Background: Alcohol use remains abundant in patients with traumatic injury. Previous studies have suggested that serum carbohydrate-deficient transferrin (%dCDT) levels, relative to blood alcohol levels (BALs), may better differentiate episodic binge drinkers from sustained heavy consumers in admitted patients with traumatic injury. We characterized %dCDT levels and BAL levels to differentiate binge drinkers from sustained heavy consumers in admitted trauma patients and their associations with outcomes. Methods: This prospective, cross-sectional, observational study assessed %dCDT and BAL levels in admitted male and female patients with traumatic injury (≥18 y) at an American College of Surgeons Committee on Trauma level-1 center from July 2014 to June 2016. We designated patients with %dCDT levels ≥1.7% (CDT+) as chronic alcohol users and dichotomized acutely intoxicated patients using three different BAL-level thresholds. Primary outcomes included in-hospital complications, along with prolonged ventilation and intensive care unit length of stay, both defined as the top decile. Secondary outcomes included rates of drug or alcohol withdrawal and all-cause mortality. Analyses were adjusted for clinical factors. Results: We studied 715 patients (77.5% men, 60.6% ≤ 40 y of age, median Injury Severity Score: 14, 41.7% motor vehicle crashes, 17.9% gunshot wounds, 11.1% falls). While 31.0% were CDT+, 48.7% were BAL>0. After adjusting for CDT levels, BAL levels >0, >100, or >200 were not associated with adverse outcomes. However, CDT+ relative to patients with CDT were associated with complications (adjusted odds ratio: 1.96 [1.24-3.09]), prolonged ventilation days (3.23 [1.08-9.65]), and prolonged intensive care unit stays (2.83 [1.20-6.68]). Conclusions: In this 2-year prospective, cross-sectional, and observational study, we found that %dCDT levels, relative to BAL levels, may better stratify admitted patients with traumatic injury into acute versus chronic alcohol users, identifying those at higher risk for in-hospital complications.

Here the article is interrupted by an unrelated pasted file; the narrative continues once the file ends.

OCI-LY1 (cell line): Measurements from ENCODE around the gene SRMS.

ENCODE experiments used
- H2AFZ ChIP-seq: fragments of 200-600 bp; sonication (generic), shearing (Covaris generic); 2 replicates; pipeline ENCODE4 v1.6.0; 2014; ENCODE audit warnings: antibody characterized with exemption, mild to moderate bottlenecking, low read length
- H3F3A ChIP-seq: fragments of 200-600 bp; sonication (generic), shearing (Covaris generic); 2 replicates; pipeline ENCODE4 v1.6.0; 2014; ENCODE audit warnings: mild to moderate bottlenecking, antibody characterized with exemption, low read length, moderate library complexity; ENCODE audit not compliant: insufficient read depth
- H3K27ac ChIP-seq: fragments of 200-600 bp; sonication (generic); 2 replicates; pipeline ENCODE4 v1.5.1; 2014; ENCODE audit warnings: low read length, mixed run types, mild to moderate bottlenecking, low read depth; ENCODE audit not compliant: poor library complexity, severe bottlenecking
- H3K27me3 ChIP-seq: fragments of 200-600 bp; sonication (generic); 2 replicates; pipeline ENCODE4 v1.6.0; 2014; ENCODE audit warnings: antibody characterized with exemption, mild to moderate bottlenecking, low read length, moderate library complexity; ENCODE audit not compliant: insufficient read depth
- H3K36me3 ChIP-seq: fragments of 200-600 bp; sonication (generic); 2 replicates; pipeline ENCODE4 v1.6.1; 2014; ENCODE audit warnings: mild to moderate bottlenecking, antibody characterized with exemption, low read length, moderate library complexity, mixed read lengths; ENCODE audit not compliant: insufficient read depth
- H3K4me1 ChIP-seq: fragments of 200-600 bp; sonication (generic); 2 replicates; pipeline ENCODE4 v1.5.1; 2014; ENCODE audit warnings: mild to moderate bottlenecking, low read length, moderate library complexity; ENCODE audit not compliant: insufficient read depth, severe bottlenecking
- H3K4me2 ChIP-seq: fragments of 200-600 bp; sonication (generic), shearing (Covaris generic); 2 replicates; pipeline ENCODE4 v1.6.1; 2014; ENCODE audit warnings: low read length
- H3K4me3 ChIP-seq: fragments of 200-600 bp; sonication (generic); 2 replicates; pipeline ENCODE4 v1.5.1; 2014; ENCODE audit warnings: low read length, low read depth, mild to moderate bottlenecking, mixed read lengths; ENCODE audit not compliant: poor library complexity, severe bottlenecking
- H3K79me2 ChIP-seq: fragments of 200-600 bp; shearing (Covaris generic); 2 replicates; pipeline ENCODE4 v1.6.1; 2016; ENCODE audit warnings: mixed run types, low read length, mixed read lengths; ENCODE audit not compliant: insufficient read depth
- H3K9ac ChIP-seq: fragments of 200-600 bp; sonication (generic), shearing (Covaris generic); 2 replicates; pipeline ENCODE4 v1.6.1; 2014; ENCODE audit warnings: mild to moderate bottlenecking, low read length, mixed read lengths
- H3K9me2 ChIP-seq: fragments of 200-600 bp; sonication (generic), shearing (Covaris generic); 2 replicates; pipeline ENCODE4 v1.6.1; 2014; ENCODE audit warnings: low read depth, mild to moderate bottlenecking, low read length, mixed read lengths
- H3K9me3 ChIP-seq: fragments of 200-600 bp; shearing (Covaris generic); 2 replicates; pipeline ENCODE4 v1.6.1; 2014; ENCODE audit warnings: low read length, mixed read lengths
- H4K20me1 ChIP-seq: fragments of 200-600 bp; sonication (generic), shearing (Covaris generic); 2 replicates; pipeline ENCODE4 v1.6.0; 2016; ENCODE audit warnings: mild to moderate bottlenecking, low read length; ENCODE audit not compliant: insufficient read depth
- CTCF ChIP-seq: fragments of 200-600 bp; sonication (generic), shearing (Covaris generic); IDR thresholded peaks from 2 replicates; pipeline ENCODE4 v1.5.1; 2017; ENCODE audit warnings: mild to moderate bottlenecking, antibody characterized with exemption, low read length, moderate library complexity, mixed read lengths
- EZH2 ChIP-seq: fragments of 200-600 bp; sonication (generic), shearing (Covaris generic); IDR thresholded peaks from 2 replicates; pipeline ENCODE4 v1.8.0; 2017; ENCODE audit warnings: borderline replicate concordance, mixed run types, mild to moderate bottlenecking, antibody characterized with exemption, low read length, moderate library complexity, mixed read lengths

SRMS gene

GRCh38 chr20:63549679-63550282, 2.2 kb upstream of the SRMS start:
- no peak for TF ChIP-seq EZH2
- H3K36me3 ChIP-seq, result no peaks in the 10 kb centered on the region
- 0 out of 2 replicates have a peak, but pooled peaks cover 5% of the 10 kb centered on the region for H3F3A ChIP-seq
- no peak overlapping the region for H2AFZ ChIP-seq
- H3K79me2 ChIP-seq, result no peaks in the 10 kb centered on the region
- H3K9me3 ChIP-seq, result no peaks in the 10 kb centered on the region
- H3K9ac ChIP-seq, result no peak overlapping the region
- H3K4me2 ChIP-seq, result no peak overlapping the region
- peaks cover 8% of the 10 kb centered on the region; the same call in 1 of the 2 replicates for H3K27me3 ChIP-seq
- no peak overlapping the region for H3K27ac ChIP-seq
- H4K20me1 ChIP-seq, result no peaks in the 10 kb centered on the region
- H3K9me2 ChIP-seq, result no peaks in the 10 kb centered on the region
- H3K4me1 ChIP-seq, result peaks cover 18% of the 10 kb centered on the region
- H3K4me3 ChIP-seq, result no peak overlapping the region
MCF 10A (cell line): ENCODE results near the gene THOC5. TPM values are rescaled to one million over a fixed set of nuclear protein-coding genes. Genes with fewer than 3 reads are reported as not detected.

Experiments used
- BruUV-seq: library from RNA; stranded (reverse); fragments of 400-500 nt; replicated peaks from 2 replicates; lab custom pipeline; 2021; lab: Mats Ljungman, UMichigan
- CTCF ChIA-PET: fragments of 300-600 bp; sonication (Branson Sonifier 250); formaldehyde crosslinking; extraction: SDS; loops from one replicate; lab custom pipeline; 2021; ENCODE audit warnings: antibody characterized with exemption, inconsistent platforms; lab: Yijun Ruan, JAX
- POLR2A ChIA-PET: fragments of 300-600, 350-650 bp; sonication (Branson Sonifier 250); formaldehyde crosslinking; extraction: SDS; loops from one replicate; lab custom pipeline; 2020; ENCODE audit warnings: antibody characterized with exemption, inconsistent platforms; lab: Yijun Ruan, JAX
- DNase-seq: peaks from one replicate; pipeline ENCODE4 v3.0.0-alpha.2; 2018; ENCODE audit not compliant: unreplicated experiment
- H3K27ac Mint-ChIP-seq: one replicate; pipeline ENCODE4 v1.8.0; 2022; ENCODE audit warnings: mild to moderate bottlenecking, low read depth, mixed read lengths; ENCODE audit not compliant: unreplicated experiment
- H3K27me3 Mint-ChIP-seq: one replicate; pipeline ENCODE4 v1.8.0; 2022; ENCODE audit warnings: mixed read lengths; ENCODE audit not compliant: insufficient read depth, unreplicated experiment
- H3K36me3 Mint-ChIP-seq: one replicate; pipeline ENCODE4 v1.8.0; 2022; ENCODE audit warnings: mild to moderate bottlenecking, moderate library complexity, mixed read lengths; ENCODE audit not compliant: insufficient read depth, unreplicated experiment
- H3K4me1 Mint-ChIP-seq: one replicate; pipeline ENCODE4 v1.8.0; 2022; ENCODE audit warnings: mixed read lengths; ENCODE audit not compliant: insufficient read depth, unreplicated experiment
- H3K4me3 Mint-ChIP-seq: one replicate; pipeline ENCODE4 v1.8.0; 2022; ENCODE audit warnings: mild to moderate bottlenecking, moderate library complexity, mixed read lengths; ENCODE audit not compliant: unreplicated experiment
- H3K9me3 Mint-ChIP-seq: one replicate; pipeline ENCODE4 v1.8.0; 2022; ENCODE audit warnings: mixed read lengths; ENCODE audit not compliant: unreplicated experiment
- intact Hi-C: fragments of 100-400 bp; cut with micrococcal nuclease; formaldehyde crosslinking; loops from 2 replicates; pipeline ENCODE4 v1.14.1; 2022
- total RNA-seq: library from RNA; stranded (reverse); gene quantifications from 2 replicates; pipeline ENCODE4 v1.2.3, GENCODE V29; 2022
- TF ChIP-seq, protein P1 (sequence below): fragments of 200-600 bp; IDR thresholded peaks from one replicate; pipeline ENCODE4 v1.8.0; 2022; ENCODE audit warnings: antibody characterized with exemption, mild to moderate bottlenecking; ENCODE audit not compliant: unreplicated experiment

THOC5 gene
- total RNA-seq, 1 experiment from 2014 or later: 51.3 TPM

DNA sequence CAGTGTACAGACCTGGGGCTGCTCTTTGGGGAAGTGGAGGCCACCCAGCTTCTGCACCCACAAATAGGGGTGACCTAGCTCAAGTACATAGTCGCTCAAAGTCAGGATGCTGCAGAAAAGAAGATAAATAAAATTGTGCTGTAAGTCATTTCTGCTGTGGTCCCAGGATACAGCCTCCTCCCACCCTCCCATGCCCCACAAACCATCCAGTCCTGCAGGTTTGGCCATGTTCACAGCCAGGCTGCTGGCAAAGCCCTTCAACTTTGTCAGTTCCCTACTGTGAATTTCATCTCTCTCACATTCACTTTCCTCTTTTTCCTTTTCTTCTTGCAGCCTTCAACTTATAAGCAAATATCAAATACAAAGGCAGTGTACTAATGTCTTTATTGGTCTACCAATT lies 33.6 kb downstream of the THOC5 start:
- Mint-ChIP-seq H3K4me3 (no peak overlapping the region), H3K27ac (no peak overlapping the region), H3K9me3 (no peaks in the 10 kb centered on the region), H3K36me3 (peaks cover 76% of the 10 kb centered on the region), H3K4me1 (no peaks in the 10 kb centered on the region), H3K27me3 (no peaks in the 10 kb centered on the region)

- Blood alcohol level
- Carbohydrate-deficient transferrin
- Intensive care unit
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